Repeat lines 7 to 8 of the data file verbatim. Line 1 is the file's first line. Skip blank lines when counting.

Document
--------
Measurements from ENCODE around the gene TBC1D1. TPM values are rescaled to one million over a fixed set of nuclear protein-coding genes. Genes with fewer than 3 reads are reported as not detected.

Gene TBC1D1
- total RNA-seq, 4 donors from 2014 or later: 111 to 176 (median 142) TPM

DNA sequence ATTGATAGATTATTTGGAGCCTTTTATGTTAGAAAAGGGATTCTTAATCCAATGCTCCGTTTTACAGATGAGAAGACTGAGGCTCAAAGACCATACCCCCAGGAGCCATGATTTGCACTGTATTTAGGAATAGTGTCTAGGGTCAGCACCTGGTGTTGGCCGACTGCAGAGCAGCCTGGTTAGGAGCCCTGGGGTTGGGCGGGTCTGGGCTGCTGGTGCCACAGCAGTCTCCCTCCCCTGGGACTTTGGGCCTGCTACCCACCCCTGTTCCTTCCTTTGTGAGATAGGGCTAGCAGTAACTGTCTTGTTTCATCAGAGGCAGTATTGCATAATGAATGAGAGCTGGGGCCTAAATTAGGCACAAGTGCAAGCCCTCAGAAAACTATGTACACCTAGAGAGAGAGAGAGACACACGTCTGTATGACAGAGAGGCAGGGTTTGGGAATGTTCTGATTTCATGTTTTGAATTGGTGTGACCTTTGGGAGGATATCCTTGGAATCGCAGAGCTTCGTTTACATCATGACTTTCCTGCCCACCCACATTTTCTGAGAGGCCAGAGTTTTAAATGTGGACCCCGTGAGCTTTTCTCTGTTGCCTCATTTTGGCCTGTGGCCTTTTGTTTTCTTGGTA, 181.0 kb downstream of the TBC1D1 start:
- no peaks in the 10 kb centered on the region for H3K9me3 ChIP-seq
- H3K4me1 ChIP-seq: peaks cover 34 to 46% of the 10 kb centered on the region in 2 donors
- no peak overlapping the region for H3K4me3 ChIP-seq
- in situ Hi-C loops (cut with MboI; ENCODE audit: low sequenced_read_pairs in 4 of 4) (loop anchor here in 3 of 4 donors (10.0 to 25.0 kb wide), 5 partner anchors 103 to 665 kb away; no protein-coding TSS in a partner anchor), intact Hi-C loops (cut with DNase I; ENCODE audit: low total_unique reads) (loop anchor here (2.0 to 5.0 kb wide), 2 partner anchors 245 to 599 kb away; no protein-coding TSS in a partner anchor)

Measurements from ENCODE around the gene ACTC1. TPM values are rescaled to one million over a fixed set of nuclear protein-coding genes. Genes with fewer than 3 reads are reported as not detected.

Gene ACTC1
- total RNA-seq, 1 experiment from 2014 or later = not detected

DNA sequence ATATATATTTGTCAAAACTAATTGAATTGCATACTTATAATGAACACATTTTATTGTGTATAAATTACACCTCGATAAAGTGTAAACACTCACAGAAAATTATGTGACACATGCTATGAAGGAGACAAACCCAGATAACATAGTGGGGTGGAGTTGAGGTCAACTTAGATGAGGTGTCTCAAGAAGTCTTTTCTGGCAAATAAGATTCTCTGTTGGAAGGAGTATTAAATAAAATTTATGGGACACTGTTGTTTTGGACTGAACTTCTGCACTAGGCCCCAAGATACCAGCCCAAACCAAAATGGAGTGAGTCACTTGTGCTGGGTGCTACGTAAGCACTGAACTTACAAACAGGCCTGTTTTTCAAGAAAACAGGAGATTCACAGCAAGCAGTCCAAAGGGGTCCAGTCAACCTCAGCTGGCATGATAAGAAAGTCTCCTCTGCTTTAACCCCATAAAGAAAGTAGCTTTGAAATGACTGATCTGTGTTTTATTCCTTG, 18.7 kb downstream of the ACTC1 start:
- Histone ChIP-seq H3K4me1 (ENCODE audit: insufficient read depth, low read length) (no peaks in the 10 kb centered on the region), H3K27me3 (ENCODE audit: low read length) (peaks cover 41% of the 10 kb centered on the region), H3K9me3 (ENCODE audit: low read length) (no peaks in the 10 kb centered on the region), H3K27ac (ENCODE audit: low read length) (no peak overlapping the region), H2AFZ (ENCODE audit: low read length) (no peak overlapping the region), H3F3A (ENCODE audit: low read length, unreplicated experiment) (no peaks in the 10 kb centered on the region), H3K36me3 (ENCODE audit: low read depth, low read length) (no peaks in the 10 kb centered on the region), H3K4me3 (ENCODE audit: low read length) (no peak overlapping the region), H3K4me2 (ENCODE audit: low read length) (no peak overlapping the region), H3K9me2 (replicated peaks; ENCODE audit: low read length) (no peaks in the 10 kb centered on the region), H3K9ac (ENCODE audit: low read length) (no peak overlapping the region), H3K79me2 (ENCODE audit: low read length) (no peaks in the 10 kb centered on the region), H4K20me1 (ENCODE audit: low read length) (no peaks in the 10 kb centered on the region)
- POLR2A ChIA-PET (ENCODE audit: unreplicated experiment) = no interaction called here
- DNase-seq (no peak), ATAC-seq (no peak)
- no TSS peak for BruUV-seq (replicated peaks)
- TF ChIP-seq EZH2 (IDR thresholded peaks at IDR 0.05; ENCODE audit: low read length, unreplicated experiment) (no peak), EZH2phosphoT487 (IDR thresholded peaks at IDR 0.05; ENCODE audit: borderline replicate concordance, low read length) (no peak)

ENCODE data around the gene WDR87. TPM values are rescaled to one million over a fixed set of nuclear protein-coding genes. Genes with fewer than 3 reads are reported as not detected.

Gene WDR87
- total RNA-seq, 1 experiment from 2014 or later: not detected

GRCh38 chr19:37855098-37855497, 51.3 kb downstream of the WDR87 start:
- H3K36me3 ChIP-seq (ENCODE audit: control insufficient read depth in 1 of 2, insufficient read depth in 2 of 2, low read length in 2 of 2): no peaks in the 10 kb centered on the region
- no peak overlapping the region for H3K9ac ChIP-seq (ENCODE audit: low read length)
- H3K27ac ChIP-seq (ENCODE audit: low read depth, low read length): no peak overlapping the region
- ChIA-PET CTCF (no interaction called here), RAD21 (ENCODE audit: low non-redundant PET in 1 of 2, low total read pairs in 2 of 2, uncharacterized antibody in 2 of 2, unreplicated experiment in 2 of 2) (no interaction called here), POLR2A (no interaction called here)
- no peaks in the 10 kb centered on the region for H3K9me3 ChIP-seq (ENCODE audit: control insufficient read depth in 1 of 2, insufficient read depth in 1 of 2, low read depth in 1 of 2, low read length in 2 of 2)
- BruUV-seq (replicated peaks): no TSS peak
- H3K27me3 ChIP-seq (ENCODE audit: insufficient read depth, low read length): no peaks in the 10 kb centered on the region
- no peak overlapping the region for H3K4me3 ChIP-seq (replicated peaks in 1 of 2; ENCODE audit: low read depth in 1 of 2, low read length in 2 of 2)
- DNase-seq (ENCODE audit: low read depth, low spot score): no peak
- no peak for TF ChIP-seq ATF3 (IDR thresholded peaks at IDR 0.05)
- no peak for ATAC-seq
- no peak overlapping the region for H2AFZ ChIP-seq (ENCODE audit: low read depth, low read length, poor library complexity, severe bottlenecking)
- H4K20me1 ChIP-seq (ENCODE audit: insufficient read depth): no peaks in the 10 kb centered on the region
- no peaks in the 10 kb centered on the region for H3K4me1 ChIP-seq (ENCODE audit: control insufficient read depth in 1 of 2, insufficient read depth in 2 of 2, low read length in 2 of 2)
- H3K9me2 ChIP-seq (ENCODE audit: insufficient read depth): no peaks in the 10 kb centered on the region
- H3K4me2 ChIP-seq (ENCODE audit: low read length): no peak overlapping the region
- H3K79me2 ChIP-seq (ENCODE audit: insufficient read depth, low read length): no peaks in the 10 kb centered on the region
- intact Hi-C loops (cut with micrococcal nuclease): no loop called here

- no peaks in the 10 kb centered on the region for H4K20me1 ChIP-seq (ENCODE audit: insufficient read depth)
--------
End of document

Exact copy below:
- no peak overlapping the region for H3K4me3 ChIP-seq
- in situ Hi-C loops (cut with MboI; ENCODE audit: low sequenced_read_pairs in 4 of 4) (loop anchor here in 3 of 4 donors (10.0 to 25.0 kb wide), 5 partner anchors 103 to 665 kb away; no protein-coding TSS in a partner anchor), intact Hi-C loops (cut with DNase I; ENCODE audit: low total_unique reads) (loop anchor here (2.0 to 5.0 kb wide), 2 partner anchors 245 to 599 kb away; no protein-coding TSS in a partner anchor)